ORLANDO - One of the Orlando Magic’s top performers on Monday in the preseason opener against the Boston Celtics was Mo Bamba, now in his fourth season with the club. Head Coach Jamahl Mosley raved about his energy, intensity, decision making and focus on the defensive end of the floor afterwards, a positive sign going forward for his development.
“Mo has been wanting to push himself to get better and be better, and that showed tonight in his ability to run the floor (and in) protecting the rim. (He) got caught in a couple switches where he usually would fly out, where he sat down and guarded a couple times,” Mosley said of the 7-foot, 235-pound center. “Offensively, ducking in, rolling to the rim and then stepping out being able to make shots. I think he did a very good job for us tonight in his growth.”
Here’s a look at some of what he did well.
Bamba just simply has a knack for blocking shots, a strength of his going back to his high school days at both Cardigan Mountain School in New Hampshire and Westtown School in Pennsylvania. It helps that he has one of the longest wingspans in the NBA, which measured at 7-foot-10 shortly before the Magic drafted him in 2018. He had four blocks in the preseason opener, two of which really stood out. One was a chasedown block in transition on Payton Pritchard. The other prevented Robert Williams from throwing down a dunk off an alley-oop toss from Dennis Schroder.
Finishing around the basket was one of the main things Bamba says he worked on over the summer. Important from his performance Monday was that he wasn’t hesitant to go up strong when a pass was delivered to him near or in the paint. With the number of playmakers the Magic have, Bamba should have plenty of opportunities this season to score off drop-off passes and alley-oops.
It’s interesting thinking back to 2018 pre-draft analysis because there was some skepticism about Bamba as a floor spacer. No longer is that in question, as he has one of the smoothest looking jumpers among centers in the league. Could he become a 40-plus percent 3-point shooter? Obviously with him shooting just 32.2 percent from deep last season that would be an incredible jump.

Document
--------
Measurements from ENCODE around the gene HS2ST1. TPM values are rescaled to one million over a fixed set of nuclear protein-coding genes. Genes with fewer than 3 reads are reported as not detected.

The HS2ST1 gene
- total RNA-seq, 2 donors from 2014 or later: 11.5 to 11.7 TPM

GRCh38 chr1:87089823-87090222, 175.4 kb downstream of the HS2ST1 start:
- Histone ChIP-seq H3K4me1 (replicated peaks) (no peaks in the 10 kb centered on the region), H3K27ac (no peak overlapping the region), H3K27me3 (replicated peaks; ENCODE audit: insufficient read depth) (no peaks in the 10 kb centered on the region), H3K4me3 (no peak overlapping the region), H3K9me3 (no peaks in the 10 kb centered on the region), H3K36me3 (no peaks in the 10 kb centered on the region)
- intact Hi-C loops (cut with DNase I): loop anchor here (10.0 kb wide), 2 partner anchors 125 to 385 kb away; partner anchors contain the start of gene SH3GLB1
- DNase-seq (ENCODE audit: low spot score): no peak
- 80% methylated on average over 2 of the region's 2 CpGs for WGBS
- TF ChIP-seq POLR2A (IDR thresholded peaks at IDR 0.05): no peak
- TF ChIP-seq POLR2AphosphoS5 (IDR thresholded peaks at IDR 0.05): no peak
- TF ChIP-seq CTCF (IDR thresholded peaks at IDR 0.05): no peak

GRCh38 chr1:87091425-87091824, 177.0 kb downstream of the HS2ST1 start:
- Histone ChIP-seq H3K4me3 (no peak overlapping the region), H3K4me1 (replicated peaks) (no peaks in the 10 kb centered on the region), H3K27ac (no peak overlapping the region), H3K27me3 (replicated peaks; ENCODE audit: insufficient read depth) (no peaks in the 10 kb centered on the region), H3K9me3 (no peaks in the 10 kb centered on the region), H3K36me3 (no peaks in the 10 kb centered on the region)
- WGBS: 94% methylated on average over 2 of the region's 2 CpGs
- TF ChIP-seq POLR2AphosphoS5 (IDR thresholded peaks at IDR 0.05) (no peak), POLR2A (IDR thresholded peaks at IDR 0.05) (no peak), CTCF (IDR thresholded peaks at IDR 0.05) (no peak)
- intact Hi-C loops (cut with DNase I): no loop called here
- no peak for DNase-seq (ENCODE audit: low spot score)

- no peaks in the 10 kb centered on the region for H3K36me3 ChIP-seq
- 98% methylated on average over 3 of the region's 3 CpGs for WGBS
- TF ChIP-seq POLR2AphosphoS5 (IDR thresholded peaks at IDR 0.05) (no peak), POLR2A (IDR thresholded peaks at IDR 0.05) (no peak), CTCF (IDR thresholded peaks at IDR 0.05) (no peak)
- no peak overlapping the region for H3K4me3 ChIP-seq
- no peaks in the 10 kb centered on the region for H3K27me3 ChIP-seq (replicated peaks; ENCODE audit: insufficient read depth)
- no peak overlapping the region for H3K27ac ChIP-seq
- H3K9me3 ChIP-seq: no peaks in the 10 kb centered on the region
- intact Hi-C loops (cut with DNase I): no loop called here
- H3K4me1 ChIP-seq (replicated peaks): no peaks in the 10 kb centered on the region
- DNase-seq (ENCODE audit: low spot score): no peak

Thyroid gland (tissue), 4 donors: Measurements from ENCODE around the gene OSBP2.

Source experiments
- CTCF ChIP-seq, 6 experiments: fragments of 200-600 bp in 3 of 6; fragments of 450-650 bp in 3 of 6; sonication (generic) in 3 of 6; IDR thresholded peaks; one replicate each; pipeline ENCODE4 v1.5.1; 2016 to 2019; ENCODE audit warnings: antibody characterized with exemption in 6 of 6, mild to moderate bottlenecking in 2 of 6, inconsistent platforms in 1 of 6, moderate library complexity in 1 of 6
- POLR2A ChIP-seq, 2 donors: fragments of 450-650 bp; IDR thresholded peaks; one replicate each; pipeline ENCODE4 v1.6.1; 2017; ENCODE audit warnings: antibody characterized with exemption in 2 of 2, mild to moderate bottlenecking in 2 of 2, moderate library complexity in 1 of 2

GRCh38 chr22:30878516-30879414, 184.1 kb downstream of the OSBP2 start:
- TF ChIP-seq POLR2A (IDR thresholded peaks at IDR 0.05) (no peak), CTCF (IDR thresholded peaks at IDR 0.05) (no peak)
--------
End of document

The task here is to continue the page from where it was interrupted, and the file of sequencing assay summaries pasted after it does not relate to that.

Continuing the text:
On that note, the 23-year-old playing alongside Moe Wagner in the second unit is a big plus for the Magic as having a pair of floor-spacing big men gives the guards more room to attack the paint. Those drive-and-kick opportunities should create more open threes in the corners. The last two seasons, Orlando ranked last in the league in both corner threes attempted and made. They were 26th in corner 3-point percentage in 2020-21. That really needs to change. Most of the top teams in the league the last several seasons have ranked high in that 3-point shooting category.
It wouldn’t be shocking if Bamba led all reserve centers in the NBA this season in rebounding (assuming he indeed comes off the bench most of the year). He had 10 boards on Monday. It went a little under the radar, but not many players were gobbling up more boards near the end of last season than the Harlem, New York native, who in early May hauled down 15-plus boards in three straight games and averaged 9.7 of them throughout that final month.
Maybe most encouraging about his night was that afterwards he wasn’t satisfied. He knows what his potential is, and he’s giving it his all to eventually reach it.
“I think I came out a little slow,” he said. “I kind of let the game come to me, which I can’t do. But I just tried to put as much presence on the rim, try to change the game as much as possible defensively, even if the shots aren’t falling.”